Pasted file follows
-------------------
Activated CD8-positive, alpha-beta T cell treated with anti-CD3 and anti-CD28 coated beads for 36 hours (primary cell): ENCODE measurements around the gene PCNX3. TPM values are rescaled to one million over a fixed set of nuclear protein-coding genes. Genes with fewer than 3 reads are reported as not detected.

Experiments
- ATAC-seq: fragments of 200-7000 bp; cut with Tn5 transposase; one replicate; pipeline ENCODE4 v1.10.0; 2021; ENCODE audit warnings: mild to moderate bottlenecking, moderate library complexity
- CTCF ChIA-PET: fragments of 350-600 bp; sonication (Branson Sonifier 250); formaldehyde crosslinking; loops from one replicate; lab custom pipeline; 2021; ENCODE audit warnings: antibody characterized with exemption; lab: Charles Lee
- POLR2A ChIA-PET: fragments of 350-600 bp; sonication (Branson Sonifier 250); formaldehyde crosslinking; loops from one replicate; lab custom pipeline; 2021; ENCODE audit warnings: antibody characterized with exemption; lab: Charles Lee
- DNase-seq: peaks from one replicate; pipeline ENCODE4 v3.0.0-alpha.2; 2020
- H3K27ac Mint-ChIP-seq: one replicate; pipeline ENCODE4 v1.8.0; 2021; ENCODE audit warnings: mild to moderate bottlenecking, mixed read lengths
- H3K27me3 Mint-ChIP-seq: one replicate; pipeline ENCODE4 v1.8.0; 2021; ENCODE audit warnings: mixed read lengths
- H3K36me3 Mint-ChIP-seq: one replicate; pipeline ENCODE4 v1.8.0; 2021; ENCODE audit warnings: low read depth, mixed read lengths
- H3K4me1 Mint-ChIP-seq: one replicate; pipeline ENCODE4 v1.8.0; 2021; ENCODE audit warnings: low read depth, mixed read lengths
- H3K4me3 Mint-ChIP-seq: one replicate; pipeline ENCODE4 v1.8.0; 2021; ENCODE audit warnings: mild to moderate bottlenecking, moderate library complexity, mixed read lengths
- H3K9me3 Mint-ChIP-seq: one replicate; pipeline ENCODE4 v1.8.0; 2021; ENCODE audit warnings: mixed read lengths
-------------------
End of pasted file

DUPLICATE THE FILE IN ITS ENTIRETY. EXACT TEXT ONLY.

Activated CD8-positive, alpha-beta T cell treated with anti-CD3 and anti-CD28 coated beads for 36 hours (primary cell): ENCODE measurements around the gene PCNX3. TPM values are rescaled to one million over a fixed set of nuclear protein-coding genes. Genes with fewer than 3 reads are reported as not detected.

Experiments
- ATAC-seq: fragments of 200-7000 bp; cut with Tn5 transposase; one replicate; pipeline ENCODE4 v1.10.0; 2021; ENCODE audit warnings: mild to moderate bottlenecking, moderate library complexity
- CTCF ChIA-PET: fragments of 350-600 bp; sonication (Branson Sonifier 250); formaldehyde crosslinking; loops from one replicate; lab custom pipeline; 2021; ENCODE audit warnings: antibody characterized with exemption; lab: Charles Lee
- POLR2A ChIA-PET: fragments of 350-600 bp; sonication (Branson Sonifier 250); formaldehyde crosslinking; loops from one replicate; lab custom pipeline; 2021; ENCODE audit warnings: antibody characterized with exemption; lab: Charles Lee
- DNase-seq: peaks from one replicate; pipeline ENCODE4 v3.0.0-alpha.2; 2020
- H3K27ac Mint-ChIP-seq: one replicate; pipeline ENCODE4 v1.8.0; 2021; ENCODE audit warnings: mild to moderate bottlenecking, mixed read lengths
- H3K27me3 Mint-ChIP-seq: one replicate; pipeline ENCODE4 v1.8.0; 2021; ENCODE audit warnings: mixed read lengths
- H3K36me3 Mint-ChIP-seq: one replicate; pipeline ENCODE4 v1.8.0; 2021; ENCODE audit warnings: low read depth, mixed read lengths
- H3K4me1 Mint-ChIP-seq: one replicate; pipeline ENCODE4 v1.8.0; 2021; ENCODE audit warnings: low read depth, mixed read lengths
- H3K4me3 Mint-ChIP-seq: one replicate; pipeline ENCODE4 v1.8.0; 2021; ENCODE audit warnings: mild to moderate bottlenecking, moderate library complexity, mixed read lengths
- H3K9me3 Mint-ChIP-seq: one replicate; pipeline ENCODE4 v1.8.0; 2021; ENCODE audit warnings: mixed read lengths